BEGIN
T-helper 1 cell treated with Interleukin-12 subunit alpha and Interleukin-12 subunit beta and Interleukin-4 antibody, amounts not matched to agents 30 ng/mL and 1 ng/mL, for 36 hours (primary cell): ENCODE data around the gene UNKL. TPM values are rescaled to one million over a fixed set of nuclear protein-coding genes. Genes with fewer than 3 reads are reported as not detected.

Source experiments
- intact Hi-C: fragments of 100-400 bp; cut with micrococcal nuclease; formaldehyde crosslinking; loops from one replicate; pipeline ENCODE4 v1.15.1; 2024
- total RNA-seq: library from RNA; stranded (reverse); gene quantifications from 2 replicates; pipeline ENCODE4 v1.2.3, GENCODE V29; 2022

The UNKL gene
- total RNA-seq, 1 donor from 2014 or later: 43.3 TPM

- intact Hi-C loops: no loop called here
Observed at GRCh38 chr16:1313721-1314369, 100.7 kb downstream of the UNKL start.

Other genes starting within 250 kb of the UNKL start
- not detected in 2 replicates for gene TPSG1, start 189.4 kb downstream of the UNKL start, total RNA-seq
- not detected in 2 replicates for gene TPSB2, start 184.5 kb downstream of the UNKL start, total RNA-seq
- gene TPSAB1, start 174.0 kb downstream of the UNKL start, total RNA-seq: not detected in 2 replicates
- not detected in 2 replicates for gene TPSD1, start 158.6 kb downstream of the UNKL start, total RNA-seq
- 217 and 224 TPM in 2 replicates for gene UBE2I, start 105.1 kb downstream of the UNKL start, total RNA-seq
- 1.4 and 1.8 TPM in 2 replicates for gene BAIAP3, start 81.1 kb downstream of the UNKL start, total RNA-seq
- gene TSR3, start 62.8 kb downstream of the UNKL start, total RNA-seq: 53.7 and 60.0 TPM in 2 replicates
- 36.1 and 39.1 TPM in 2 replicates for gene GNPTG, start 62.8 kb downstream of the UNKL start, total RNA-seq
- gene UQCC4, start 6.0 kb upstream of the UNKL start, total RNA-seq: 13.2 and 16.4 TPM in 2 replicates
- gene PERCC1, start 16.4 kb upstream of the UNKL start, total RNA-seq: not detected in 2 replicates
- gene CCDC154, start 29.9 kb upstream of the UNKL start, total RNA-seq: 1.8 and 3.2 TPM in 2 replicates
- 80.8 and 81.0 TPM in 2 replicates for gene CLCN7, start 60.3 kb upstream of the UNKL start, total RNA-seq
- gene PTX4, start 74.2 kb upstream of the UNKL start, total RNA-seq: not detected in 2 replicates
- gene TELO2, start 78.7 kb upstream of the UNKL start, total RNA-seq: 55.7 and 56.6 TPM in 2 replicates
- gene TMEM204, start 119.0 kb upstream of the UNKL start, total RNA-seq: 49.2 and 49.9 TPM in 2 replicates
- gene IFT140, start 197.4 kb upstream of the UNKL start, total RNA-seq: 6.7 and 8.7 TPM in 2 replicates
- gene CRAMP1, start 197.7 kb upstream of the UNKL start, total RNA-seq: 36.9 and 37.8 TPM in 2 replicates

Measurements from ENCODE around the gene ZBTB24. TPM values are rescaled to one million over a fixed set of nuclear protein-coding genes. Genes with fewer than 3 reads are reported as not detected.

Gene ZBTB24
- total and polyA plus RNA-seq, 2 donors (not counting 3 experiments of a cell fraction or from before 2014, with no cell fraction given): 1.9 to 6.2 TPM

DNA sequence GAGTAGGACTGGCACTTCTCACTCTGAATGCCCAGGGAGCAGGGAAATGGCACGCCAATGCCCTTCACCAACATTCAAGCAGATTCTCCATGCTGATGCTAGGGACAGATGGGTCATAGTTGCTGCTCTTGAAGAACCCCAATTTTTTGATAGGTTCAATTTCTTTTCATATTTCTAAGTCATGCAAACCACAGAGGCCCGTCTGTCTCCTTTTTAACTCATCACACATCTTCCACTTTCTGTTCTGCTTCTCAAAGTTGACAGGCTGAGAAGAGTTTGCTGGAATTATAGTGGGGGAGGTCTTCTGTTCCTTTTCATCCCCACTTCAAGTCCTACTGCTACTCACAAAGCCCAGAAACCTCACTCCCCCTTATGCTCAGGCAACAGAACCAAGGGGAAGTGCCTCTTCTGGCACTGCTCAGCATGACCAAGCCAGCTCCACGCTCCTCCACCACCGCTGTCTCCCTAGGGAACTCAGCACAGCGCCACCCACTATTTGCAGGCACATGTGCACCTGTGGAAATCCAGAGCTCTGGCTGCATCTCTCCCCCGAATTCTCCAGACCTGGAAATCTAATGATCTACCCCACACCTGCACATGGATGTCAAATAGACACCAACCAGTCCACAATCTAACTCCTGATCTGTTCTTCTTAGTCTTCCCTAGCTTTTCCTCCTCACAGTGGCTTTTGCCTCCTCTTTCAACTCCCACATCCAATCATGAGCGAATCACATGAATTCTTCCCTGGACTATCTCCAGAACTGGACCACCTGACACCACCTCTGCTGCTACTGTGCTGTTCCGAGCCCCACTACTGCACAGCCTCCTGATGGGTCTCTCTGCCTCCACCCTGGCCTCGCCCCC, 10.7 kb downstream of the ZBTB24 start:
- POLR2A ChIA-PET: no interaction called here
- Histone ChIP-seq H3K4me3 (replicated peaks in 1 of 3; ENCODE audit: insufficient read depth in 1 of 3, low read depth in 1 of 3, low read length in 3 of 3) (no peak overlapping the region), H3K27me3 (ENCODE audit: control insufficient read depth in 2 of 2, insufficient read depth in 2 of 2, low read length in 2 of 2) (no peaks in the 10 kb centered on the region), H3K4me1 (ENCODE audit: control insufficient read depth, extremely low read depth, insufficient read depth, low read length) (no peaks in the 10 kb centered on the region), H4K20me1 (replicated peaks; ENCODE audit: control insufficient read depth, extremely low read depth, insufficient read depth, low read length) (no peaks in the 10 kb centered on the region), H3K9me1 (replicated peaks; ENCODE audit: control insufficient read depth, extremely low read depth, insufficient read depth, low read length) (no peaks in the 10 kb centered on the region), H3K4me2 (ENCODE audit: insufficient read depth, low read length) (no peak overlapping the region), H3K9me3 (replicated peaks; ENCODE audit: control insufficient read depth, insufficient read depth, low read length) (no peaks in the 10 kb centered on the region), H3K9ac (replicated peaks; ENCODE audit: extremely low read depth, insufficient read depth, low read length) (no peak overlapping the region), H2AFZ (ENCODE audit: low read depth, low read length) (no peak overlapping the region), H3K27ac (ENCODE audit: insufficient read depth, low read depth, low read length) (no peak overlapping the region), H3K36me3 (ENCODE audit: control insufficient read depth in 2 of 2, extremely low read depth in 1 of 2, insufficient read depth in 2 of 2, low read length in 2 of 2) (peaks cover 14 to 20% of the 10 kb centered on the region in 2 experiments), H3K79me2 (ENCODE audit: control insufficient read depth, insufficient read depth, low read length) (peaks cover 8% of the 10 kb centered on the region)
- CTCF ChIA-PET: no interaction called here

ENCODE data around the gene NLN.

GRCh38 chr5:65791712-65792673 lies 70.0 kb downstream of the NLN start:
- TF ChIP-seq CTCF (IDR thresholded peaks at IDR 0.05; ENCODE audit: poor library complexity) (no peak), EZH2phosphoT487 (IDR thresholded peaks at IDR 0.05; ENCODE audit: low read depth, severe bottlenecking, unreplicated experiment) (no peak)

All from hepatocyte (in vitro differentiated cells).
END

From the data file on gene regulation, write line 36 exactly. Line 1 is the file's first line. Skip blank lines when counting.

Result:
- TF ChIP-seq CTCF (IDR thresholded peaks at IDR 0.05; ENCODE audit: poor library complexity) (no peak), EZH2phosphoT487 (IDR thresholded peaks at IDR 0.05; ENCODE audit: low read depth, severe bottlenecking, unreplicated experiment) (no peak)